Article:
Sample Reference Letters

Written by Helen Glenn Court
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No matter what line of work you're in or what level you've reached in it, reference letters inevitably come into play. If you're a full-time or part-time employee, you might be vying for another position with your own company or at an outside firm. Perhaps you're a consultant on the constant prowl for additional clients or new projects.

Having colleagues or former employers agree to serve as references for you is important. Asking someone to do so can be onerous enough in and of itself. Many people--and I'm one of them--are reluctant, no matter how competent we are in our professions, to ask others to tell someone else that we are competent. However, the real burden is on the person who's agreed to provide a recommendation. It's one thing to do so by telephone. It's another to do so in a letter.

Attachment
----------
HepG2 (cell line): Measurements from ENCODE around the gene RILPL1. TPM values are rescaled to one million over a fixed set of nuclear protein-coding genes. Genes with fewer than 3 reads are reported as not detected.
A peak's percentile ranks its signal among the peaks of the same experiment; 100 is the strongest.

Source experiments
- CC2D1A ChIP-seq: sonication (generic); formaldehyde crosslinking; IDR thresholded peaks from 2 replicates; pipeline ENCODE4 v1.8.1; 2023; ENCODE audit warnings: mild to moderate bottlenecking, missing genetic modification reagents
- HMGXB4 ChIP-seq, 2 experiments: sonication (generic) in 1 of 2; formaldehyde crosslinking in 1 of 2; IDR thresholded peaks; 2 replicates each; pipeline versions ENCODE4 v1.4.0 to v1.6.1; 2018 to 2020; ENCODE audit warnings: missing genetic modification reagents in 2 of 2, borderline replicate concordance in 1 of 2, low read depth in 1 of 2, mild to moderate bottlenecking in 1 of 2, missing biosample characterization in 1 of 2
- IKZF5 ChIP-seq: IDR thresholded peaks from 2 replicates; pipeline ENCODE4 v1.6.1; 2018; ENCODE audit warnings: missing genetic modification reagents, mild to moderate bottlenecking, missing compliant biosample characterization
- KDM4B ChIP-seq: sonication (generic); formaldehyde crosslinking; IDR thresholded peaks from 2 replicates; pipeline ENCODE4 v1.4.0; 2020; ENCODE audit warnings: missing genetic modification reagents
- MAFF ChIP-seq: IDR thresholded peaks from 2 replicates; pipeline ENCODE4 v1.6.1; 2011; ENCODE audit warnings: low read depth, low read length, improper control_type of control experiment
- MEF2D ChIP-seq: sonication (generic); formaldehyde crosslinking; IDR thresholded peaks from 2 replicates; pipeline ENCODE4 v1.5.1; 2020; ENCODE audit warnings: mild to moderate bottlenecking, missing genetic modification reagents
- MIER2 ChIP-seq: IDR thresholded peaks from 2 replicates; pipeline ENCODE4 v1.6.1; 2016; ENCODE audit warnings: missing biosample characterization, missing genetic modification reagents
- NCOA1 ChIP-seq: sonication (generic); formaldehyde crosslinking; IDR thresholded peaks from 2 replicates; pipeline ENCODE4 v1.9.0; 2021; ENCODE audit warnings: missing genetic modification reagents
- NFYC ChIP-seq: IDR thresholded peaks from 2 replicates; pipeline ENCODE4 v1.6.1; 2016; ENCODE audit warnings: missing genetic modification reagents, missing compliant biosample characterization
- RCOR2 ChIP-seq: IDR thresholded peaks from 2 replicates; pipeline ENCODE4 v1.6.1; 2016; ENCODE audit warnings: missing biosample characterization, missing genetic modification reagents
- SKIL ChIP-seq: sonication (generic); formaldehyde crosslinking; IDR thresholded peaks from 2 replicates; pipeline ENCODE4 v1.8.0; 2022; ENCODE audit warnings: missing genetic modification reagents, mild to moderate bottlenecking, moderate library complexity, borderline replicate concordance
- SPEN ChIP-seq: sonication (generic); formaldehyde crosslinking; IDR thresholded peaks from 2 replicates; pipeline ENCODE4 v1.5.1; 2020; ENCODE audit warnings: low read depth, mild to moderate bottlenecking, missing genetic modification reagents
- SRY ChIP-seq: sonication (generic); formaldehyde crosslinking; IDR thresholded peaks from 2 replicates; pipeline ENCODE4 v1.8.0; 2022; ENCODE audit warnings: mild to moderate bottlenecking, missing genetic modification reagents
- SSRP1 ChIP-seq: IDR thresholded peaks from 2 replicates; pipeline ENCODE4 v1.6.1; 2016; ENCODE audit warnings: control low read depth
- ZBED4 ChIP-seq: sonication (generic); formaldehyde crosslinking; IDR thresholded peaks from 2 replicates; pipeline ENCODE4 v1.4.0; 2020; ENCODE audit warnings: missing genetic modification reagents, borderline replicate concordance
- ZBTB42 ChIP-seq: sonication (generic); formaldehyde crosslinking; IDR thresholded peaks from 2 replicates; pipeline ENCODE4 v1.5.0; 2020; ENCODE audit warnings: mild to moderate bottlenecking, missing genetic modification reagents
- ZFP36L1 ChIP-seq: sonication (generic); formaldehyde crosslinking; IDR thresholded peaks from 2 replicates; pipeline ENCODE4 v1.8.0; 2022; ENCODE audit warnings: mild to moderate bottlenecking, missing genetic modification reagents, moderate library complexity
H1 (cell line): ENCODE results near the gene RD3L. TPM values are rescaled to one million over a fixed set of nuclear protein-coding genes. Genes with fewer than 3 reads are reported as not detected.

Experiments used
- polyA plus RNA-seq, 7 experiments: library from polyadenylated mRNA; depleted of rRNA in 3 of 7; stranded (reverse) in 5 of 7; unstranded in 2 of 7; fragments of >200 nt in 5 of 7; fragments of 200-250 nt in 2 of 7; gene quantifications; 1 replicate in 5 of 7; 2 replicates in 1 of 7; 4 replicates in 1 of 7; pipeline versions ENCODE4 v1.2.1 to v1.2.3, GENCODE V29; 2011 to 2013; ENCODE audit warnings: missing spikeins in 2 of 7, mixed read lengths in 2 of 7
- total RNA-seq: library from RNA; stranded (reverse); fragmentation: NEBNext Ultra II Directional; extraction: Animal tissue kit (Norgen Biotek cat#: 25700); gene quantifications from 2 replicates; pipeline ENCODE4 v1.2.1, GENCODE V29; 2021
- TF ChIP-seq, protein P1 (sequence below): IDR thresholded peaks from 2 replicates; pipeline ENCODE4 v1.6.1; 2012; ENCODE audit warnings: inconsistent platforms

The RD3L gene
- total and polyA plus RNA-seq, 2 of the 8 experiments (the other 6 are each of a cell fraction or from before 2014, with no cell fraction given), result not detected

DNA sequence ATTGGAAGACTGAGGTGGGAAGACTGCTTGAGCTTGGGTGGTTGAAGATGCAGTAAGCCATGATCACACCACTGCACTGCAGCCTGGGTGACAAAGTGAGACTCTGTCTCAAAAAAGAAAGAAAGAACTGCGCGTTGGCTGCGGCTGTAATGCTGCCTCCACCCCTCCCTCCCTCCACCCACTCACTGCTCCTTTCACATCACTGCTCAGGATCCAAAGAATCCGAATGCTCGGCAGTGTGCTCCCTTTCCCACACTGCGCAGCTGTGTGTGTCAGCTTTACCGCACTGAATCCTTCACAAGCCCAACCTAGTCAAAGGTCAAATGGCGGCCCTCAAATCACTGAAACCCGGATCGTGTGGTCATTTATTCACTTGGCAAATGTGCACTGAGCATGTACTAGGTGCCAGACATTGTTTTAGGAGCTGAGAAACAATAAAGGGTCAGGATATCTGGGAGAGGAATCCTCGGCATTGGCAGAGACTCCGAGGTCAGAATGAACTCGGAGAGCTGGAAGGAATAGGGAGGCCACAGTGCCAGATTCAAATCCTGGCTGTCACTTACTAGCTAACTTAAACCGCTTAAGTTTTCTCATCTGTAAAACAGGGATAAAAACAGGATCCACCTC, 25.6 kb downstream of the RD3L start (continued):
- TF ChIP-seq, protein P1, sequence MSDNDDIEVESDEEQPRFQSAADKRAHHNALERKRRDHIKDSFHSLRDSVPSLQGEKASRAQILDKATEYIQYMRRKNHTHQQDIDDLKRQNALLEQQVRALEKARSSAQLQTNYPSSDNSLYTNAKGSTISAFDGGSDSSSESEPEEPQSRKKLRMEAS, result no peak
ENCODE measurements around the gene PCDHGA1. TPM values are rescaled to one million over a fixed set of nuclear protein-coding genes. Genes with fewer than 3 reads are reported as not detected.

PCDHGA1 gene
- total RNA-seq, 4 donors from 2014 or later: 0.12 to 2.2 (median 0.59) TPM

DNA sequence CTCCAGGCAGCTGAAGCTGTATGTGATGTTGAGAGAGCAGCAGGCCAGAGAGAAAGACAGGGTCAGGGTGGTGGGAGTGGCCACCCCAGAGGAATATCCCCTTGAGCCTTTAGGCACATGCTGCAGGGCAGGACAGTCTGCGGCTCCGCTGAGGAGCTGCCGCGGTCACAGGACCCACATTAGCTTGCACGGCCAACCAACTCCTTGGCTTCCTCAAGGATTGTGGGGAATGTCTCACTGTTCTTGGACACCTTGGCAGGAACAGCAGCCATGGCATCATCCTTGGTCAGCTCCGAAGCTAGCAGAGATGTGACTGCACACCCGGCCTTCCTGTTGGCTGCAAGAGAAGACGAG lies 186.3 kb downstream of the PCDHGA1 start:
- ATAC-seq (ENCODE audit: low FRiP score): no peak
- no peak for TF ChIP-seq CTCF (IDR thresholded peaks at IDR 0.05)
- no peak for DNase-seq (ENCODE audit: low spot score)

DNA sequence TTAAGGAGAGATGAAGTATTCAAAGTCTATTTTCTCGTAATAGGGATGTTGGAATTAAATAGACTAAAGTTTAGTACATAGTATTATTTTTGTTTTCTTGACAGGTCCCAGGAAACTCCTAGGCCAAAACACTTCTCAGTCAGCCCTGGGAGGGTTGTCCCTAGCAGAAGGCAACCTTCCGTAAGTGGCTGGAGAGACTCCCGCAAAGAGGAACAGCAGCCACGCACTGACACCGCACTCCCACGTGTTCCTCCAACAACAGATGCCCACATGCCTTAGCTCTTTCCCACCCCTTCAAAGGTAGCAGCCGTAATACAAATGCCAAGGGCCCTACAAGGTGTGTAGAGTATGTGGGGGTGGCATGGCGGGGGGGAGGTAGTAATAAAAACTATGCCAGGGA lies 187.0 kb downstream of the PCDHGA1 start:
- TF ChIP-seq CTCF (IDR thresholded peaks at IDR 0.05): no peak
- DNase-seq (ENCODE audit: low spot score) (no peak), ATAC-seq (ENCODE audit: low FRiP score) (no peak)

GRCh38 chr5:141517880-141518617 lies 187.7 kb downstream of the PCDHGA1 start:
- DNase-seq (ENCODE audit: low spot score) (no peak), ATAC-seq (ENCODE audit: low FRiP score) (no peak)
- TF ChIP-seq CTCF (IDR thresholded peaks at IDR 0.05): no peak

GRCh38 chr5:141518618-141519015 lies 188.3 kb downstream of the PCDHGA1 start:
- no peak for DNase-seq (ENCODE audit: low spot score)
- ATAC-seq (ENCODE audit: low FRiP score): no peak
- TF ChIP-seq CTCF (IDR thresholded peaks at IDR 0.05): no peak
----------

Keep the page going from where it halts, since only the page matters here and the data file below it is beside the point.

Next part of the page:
Reference Letter Scenarios

The flip side of this reference letter coin is the corporate perspective. Human resources departments are legally obliged to serve as references. This can be as minimal as confirming that an individual was employed by the company in such-and-such a capacity, from this date to that date, and left voluntarily. That information is all that is legally required. (Saying anything else can invite a discrimination lawsuit.) Such a reference, of course, usually isn't one you want to use in a personal search for a new position. They're only secondary references.

In either case, companies that provide various legal and business forms and templates can be a godsend. Human resources departments will use a variety of sometime subtly different letters for different circumstances--a termination for cause, a layoff, a promotion, and so on. Individuals might want to have several stock letters on hand as well, to make it easier on the colleagues they ask to serve as reference for them.

The contents of a reference letter, whether it's coming from a company or a person, are basically the same. The period of employment or time one person has worked with another is one element included in every case, as is the type of work performed or professional services rendered. Optional elements include performance, attitude, responsibilities, and technical qualifications or skills. It is largely a matter of discretion on the part of the person providing the recommendation as to how much praise or positive information they include.


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